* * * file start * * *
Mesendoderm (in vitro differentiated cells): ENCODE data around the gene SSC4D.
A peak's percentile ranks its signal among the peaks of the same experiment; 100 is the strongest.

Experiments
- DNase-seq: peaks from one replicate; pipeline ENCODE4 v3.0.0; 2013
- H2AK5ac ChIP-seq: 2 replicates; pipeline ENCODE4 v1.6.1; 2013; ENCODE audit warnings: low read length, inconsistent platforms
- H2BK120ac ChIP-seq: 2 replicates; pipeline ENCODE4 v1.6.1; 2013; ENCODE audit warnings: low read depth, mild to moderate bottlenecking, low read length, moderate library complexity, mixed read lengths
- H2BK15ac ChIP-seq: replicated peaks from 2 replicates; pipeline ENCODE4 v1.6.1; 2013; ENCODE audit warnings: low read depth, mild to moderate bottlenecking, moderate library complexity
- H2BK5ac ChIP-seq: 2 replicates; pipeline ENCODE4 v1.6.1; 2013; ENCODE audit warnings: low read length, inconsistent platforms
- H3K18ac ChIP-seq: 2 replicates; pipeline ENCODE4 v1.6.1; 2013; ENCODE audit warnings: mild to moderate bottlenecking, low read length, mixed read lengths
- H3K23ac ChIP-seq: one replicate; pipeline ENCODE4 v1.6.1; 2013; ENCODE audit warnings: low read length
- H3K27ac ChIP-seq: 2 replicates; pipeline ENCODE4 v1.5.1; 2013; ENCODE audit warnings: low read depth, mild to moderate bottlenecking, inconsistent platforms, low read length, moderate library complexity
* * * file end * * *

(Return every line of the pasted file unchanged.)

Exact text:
Mesendoderm (in vitro differentiated cells): ENCODE data around the gene SSC4D.
A peak's percentile ranks its signal among the peaks of the same experiment; 100 is the strongest.

Experiments
- DNase-seq: peaks from one replicate; pipeline ENCODE4 v3.0.0; 2013
- H2AK5ac ChIP-seq: 2 replicates; pipeline ENCODE4 v1.6.1; 2013; ENCODE audit warnings: low read length, inconsistent platforms
- H2BK120ac ChIP-seq: 2 replicates; pipeline ENCODE4 v1.6.1; 2013; ENCODE audit warnings: low read depth, mild to moderate bottlenecking, low read length, moderate library complexity, mixed read lengths
- H2BK15ac ChIP-seq: replicated peaks from 2 replicates; pipeline ENCODE4 v1.6.1; 2013; ENCODE audit warnings: low read depth, mild to moderate bottlenecking, moderate library complexity
- H2BK5ac ChIP-seq: 2 replicates; pipeline ENCODE4 v1.6.1; 2013; ENCODE audit warnings: low read length, inconsistent platforms
- H3K18ac ChIP-seq: 2 replicates; pipeline ENCODE4 v1.6.1; 2013; ENCODE audit warnings: mild to moderate bottlenecking, low read length, mixed read lengths
- H3K23ac ChIP-seq: one replicate; pipeline ENCODE4 v1.6.1; 2013; ENCODE audit warnings: low read length
- H3K27ac ChIP-seq: 2 replicates; pipeline ENCODE4 v1.5.1; 2013; ENCODE audit warnings: low read depth, mild to moderate bottlenecking, inconsistent platforms, low read length, moderate library complexity